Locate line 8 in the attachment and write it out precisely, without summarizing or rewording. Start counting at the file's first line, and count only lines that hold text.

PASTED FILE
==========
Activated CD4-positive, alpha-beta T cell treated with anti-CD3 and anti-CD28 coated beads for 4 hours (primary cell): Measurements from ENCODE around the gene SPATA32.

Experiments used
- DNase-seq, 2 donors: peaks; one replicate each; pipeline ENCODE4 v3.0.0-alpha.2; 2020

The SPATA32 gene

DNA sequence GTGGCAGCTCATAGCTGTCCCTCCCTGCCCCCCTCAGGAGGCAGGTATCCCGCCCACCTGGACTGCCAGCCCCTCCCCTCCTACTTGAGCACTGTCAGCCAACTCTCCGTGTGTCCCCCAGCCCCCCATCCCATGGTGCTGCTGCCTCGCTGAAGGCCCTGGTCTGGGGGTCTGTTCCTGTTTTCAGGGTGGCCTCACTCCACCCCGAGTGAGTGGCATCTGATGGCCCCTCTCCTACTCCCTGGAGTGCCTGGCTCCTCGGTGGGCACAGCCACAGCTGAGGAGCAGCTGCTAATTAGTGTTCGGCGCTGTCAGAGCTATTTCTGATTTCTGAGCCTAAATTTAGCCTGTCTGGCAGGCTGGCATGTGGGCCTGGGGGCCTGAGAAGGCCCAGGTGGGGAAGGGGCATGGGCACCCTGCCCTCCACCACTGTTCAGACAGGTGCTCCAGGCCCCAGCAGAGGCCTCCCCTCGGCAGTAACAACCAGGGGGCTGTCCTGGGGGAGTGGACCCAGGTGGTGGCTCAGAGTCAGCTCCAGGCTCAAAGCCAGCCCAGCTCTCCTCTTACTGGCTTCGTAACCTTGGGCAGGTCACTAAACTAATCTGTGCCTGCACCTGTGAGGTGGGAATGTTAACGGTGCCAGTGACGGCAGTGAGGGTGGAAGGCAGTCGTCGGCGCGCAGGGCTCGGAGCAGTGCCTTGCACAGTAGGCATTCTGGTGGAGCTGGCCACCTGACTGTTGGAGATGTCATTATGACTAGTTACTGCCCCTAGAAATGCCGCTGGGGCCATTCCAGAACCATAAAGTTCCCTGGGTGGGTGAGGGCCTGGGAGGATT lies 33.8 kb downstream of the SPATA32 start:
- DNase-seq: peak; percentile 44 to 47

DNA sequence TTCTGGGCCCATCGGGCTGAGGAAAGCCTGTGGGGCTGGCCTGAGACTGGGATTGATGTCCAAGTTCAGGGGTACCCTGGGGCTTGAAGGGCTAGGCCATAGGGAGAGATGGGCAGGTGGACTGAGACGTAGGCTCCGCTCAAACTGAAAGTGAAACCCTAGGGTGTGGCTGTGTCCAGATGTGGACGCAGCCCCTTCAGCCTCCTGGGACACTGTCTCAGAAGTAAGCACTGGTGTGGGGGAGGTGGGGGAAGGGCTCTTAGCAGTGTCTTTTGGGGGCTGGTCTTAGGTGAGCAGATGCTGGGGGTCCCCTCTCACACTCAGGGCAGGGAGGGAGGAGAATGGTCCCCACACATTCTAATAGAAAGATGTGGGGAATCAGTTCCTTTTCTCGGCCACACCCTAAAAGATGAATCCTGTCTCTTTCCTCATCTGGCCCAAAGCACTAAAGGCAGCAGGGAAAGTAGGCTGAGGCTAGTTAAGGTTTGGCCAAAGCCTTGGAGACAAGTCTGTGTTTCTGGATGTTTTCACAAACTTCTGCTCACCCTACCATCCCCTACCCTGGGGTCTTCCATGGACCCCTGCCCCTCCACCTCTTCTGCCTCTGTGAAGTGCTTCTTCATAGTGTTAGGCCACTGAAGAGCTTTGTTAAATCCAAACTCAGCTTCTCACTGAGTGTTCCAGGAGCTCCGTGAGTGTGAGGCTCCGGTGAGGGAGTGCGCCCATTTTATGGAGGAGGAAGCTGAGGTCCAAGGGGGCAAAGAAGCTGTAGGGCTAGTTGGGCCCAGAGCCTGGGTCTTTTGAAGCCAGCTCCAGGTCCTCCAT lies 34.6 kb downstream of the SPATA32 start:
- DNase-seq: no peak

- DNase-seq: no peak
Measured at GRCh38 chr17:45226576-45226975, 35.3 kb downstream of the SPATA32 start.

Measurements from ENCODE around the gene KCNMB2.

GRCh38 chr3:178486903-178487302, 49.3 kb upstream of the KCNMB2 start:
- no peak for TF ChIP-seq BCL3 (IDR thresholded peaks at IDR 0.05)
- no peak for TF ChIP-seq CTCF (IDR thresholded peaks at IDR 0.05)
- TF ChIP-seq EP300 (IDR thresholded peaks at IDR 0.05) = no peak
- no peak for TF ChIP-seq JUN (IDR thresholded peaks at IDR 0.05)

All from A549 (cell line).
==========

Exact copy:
- DNase-seq: no peak